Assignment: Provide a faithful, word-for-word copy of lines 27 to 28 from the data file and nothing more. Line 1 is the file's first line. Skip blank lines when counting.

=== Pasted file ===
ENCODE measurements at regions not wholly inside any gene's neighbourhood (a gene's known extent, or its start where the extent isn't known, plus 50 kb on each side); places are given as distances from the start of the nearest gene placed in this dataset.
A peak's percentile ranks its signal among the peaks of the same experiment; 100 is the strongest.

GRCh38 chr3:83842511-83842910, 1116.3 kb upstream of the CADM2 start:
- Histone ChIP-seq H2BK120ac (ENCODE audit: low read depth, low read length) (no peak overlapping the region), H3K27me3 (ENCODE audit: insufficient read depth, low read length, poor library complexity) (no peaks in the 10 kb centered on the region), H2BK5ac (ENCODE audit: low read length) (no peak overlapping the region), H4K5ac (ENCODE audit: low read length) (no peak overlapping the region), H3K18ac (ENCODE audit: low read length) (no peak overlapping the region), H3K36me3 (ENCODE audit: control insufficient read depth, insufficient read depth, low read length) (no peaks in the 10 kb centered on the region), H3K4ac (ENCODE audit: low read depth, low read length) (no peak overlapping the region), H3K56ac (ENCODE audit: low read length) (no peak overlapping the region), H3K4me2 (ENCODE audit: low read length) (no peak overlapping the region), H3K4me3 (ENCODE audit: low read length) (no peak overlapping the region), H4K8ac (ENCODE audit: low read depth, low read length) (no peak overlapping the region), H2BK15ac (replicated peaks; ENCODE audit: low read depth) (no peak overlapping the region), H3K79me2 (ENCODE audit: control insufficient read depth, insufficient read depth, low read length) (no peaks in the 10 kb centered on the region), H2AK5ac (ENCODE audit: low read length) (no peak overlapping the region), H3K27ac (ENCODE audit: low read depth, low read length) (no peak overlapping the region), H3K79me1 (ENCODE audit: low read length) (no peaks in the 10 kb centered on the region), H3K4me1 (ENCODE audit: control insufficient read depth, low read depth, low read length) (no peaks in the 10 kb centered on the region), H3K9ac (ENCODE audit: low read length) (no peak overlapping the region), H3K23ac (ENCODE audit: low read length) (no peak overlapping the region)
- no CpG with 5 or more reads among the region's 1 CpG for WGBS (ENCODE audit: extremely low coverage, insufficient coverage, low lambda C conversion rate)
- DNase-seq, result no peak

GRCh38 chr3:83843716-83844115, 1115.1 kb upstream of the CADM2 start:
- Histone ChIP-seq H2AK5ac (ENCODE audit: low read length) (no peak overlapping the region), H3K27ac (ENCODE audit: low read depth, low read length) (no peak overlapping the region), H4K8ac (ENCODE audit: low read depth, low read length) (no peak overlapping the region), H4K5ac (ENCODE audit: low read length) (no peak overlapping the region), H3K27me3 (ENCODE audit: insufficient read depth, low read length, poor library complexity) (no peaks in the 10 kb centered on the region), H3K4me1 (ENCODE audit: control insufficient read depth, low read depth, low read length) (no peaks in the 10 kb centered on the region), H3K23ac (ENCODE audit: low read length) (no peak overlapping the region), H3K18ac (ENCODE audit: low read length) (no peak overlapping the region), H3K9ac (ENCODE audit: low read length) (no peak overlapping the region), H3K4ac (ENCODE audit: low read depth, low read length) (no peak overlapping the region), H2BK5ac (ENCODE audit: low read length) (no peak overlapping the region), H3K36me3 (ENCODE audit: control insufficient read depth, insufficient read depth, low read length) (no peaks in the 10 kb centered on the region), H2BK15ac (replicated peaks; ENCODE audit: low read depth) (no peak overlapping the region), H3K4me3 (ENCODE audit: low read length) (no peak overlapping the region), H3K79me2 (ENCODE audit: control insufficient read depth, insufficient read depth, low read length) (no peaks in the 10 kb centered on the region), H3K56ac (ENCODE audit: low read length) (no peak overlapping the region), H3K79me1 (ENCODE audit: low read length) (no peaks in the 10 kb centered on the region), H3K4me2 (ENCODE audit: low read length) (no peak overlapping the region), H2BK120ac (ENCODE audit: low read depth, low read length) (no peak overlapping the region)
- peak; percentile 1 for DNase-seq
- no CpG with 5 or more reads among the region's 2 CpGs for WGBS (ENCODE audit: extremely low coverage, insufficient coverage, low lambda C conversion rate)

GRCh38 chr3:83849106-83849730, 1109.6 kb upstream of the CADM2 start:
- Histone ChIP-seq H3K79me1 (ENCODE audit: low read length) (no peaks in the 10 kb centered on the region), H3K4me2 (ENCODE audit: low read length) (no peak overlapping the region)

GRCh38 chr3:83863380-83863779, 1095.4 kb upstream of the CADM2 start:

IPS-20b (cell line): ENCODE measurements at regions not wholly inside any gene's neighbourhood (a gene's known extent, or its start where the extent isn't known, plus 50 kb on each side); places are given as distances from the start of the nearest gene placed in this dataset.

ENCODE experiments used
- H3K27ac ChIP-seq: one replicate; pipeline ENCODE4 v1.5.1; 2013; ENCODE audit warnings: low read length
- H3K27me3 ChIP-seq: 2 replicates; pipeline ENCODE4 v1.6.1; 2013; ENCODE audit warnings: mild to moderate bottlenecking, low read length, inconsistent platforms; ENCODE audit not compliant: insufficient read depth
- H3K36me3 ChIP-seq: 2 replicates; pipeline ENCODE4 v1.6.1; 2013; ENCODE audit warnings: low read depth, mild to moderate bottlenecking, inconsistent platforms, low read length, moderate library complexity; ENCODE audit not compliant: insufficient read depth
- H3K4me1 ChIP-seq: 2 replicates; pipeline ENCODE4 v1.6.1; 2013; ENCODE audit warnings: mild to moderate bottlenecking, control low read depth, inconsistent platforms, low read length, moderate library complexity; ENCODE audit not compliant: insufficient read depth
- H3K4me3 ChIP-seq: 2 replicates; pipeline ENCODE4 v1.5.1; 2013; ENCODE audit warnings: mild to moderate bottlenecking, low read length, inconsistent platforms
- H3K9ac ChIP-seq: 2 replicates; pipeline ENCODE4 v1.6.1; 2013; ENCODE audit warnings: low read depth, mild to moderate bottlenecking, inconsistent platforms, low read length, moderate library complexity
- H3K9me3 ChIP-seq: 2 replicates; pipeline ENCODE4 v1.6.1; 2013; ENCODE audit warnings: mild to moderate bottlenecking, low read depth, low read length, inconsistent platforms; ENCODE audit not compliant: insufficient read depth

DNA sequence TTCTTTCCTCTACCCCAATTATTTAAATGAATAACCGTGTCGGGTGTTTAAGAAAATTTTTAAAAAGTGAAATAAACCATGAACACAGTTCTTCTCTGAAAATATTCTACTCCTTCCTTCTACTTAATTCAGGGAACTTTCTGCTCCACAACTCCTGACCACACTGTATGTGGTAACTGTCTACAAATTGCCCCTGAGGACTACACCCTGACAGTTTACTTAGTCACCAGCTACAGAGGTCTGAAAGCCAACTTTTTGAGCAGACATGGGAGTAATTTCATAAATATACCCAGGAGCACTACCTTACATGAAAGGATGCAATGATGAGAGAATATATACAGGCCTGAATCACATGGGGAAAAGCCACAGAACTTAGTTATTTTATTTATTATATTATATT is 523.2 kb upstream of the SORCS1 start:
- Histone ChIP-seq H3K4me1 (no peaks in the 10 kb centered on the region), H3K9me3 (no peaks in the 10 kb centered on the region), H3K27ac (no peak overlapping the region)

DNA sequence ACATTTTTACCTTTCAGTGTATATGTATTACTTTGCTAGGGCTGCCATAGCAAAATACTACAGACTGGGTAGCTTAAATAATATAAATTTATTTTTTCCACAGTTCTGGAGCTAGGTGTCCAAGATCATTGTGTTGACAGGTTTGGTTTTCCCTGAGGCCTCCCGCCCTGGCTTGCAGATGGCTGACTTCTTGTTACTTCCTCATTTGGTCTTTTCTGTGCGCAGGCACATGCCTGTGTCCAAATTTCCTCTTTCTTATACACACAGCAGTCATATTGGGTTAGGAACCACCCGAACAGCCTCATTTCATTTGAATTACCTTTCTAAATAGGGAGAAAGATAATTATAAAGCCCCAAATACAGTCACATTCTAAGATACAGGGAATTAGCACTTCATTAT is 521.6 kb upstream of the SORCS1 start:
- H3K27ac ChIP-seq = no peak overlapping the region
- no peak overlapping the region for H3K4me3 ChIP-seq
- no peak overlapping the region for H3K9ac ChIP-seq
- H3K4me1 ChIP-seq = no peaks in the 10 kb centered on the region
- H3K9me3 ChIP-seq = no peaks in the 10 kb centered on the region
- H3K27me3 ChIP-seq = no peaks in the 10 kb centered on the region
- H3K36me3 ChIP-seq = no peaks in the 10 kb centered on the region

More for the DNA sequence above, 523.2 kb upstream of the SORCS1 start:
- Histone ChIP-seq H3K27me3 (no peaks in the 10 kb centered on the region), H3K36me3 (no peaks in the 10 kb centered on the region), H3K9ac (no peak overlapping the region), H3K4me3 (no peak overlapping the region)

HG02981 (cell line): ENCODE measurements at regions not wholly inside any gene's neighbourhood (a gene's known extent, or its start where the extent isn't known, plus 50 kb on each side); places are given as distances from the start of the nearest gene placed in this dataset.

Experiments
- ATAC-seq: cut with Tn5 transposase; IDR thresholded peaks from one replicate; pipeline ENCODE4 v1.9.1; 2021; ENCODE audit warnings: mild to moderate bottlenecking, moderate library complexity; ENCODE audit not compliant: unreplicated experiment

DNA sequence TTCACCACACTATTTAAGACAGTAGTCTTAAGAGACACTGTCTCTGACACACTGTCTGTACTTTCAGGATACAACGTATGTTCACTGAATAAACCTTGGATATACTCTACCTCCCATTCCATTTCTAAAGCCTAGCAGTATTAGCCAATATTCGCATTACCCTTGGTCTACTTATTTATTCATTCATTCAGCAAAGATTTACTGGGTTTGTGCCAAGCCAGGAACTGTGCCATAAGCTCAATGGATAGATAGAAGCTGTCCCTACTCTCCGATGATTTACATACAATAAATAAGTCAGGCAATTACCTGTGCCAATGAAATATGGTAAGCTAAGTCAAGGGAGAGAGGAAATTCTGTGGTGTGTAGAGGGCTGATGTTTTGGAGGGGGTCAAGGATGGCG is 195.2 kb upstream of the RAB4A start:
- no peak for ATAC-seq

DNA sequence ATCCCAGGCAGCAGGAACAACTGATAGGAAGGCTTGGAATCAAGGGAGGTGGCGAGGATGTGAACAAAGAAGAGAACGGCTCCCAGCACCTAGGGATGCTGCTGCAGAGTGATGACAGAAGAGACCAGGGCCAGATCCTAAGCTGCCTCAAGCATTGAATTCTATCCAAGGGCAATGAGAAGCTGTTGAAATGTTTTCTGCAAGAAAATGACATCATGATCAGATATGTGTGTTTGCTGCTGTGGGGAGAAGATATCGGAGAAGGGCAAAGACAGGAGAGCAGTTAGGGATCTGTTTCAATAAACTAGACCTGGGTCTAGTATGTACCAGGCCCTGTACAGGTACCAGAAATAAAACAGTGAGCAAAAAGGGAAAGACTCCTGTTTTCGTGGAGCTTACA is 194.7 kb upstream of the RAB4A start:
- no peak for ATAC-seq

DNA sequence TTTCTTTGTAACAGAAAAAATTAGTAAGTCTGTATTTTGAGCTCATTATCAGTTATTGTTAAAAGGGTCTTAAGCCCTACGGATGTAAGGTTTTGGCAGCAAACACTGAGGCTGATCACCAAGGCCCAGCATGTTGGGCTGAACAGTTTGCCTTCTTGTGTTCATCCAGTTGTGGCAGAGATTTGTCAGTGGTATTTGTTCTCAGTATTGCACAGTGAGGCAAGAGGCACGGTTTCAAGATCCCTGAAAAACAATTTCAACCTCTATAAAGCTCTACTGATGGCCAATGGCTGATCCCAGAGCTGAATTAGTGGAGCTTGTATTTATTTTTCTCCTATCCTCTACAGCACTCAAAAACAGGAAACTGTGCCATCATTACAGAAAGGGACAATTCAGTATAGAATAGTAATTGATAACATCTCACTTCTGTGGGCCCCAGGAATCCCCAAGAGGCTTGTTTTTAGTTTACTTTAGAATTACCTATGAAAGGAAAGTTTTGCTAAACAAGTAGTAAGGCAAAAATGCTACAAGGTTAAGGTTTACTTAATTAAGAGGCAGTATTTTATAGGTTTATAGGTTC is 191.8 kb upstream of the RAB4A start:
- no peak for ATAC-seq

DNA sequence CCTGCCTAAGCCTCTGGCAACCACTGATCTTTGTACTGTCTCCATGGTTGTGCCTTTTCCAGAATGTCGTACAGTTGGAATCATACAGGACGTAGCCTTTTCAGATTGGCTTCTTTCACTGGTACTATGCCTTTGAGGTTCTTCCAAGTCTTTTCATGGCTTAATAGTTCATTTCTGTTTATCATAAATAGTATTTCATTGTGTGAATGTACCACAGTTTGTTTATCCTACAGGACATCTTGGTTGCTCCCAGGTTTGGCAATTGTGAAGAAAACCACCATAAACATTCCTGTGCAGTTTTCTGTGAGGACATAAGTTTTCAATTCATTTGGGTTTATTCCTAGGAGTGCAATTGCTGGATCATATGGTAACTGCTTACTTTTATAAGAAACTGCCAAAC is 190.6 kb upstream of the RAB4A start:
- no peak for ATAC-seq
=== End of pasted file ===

- no peak overlapping the region for H3K4me3 ChIP-seq
- no peak overlapping the region for H3K9ac ChIP-seq